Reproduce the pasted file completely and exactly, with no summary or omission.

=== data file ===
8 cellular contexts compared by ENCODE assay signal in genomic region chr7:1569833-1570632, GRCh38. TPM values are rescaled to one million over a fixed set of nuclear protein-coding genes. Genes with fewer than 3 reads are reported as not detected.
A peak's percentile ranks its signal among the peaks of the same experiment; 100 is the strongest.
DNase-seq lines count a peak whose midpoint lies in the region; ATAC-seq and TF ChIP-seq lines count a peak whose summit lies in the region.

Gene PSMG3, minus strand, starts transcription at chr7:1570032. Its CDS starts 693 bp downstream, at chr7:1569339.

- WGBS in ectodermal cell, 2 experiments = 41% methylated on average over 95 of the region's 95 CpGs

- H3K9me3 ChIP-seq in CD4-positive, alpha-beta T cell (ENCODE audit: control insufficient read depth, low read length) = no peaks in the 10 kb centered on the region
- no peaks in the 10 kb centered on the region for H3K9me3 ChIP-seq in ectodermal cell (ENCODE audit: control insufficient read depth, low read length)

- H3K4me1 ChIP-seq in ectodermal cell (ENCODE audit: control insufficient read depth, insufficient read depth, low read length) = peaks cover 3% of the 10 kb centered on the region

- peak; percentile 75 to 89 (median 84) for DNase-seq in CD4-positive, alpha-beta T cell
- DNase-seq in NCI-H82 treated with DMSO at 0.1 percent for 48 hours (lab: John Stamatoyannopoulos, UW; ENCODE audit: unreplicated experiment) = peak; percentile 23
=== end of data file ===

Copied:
8 cellular contexts compared by ENCODE assay signal in genomic region chr7:1569833-1570632, GRCh38. TPM values are rescaled to one million over a fixed set of nuclear protein-coding genes. Genes with fewer than 3 reads are reported as not detected.
A peak's percentile ranks its signal among the peaks of the same experiment; 100 is the strongest.
DNase-seq lines count a peak whose midpoint lies in the region; ATAC-seq and TF ChIP-seq lines count a peak whose summit lies in the region.

Gene PSMG3, minus strand, starts transcription at chr7:1570032. Its CDS starts 693 bp downstream, at chr7:1569339.

- WGBS in ectodermal cell, 2 experiments = 41% methylated on average over 95 of the region's 95 CpGs

- H3K9me3 ChIP-seq in CD4-positive, alpha-beta T cell (ENCODE audit: control insufficient read depth, low read length) = no peaks in the 10 kb centered on the region
- no peaks in the 10 kb centered on the region for H3K9me3 ChIP-seq in ectodermal cell (ENCODE audit: control insufficient read depth, low read length)

- H3K4me1 ChIP-seq in ectodermal cell (ENCODE audit: control insufficient read depth, insufficient read depth, low read length) = peaks cover 3% of the 10 kb centered on the region

- peak; percentile 75 to 89 (median 84) for DNase-seq in CD4-positive, alpha-beta T cell
- DNase-seq in NCI-H82 treated with DMSO at 0.1 percent for 48 hours (lab: John Stamatoyannopoulos, UW; ENCODE audit: unreplicated experiment) = peak; percentile 23